Yes, according to Danish blogger Baekdal. Check out Baekdal’s extremely widely-read “The usability of passwords“.
It is 10 times more secure to use “this is fun” as your password, than “J4fS<2”.
This approach to passphrases looks right to me, and timely — as today I wanted to change our Gmail passphrases, prompted by James Fallows’ recent experience. Most of our critical security codes are auto-generated pseudo random strings kept in 1Password. But for Gmail/Google account we need credentials we can remember. Similarly for the 1Password master passphrase.
I’ve not had time to research the Fallows Gmail issue. At first I thought he was misled by email-sender spoofing, but he says not. We’ll see. Hopefully Fallows has misdiagnosed his wife’s email issue and it proves not to be a compromised Gmail account. Or if it is, the fault is with a guessable password or similar.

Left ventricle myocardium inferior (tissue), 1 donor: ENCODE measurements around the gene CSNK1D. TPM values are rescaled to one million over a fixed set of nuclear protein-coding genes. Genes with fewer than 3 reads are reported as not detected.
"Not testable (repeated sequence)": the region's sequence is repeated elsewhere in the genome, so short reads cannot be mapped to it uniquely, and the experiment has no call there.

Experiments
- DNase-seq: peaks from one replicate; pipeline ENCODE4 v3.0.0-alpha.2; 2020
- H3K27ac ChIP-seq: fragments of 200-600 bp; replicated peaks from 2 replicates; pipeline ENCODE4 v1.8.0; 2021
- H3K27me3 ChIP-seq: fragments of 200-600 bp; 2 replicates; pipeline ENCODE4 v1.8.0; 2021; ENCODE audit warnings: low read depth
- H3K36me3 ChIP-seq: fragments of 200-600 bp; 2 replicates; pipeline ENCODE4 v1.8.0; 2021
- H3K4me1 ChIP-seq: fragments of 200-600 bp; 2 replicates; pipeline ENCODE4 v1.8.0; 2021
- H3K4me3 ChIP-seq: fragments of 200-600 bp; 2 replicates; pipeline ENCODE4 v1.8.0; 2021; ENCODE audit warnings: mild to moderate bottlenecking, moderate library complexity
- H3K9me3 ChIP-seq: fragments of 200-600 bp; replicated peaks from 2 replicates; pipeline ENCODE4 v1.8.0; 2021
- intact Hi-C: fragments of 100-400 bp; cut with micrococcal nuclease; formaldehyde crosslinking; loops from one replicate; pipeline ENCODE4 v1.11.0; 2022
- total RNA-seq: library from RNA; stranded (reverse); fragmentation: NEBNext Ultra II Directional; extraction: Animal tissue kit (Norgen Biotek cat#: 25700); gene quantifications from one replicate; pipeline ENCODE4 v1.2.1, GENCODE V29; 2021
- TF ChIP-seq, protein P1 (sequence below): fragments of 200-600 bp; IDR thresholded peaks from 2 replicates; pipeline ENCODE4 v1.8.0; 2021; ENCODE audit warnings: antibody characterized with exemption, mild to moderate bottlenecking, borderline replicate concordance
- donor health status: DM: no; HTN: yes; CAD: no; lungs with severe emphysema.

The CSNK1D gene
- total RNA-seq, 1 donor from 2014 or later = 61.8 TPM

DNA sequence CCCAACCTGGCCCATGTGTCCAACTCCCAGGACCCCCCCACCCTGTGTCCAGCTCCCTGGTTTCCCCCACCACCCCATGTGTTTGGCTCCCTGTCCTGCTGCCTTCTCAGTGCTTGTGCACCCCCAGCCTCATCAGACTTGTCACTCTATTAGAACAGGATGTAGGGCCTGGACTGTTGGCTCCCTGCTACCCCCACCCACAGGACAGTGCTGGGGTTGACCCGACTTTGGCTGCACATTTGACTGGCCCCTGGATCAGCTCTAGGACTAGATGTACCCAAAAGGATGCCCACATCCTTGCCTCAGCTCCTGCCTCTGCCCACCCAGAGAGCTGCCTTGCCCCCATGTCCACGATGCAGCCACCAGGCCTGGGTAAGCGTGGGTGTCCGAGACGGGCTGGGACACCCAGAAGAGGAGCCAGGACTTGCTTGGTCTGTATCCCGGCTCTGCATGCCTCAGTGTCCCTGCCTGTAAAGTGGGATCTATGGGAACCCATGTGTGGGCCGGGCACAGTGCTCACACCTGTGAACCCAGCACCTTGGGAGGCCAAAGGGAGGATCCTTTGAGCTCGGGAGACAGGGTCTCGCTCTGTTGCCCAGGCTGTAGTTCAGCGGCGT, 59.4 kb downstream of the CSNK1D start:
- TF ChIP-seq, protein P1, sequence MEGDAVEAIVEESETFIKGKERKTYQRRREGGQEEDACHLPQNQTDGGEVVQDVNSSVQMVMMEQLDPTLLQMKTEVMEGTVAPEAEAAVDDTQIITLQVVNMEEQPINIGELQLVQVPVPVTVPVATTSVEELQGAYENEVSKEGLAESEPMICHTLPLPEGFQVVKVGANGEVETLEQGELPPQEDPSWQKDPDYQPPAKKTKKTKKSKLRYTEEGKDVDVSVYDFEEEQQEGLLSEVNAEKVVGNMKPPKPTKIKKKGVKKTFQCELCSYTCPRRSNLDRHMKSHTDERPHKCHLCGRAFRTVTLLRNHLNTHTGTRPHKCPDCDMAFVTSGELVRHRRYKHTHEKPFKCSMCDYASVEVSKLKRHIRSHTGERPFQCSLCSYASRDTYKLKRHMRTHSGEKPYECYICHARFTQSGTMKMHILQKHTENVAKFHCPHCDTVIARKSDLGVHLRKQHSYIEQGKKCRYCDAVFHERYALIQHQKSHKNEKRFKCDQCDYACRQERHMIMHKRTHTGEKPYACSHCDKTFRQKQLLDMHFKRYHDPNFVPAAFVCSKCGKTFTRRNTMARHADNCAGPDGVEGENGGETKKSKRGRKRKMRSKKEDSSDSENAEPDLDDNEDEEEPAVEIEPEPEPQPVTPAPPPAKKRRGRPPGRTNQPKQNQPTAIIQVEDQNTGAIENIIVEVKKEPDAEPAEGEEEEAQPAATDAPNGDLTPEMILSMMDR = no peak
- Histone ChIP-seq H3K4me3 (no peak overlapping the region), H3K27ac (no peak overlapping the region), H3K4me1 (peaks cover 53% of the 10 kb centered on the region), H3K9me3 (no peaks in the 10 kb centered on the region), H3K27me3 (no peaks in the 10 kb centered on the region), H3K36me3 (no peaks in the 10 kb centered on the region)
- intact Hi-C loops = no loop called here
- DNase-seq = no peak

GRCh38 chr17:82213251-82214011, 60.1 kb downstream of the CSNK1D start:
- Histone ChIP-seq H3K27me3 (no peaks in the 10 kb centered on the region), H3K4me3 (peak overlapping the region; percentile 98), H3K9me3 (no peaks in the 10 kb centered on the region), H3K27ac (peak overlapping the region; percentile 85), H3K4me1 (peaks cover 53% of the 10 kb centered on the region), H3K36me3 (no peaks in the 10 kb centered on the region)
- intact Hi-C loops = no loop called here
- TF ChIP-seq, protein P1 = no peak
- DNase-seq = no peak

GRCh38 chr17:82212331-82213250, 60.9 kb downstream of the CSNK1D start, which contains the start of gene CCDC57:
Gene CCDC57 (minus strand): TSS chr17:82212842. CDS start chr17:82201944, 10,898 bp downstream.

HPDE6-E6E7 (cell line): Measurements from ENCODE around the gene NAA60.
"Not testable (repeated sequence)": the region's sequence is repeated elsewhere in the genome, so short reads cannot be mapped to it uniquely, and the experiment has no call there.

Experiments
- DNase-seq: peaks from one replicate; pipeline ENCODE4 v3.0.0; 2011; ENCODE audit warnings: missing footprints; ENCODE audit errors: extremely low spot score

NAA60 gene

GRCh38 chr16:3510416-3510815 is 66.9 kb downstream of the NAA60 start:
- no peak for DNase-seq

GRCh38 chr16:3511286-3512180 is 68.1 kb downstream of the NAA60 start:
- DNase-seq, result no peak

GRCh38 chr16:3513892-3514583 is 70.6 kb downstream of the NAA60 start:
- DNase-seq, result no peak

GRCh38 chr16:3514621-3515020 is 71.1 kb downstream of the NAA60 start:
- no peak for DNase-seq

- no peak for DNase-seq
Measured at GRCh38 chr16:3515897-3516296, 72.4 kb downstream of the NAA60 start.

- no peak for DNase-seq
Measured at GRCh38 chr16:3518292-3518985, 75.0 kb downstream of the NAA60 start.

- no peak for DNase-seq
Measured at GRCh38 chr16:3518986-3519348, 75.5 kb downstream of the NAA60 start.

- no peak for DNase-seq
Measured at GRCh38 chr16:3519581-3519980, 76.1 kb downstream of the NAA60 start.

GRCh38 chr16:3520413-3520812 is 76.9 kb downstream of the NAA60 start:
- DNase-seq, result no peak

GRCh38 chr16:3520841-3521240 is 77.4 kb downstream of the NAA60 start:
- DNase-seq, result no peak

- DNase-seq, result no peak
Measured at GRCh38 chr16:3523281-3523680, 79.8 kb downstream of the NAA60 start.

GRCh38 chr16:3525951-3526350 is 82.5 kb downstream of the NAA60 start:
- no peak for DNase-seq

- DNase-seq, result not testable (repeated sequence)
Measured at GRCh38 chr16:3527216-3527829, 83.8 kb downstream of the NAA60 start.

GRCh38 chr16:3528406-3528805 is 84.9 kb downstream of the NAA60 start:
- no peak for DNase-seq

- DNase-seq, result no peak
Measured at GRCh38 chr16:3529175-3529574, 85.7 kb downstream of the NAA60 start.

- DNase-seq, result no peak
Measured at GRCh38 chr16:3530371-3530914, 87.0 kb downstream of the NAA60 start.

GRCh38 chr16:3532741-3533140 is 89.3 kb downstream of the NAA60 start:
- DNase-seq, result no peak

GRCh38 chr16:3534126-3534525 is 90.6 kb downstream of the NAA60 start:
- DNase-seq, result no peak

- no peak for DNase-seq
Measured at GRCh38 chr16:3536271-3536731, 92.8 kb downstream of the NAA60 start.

See his first post on 31 April for a possible cause for his problem (taunting spammers).
If you wish to torture yourself with more commentary on password security, see How I’d Hack Your Weak Passwords and Allen Ludden never got cracked, where you can get right into the equations to compute how many centuries it will take to brute-force crack your new passphrase.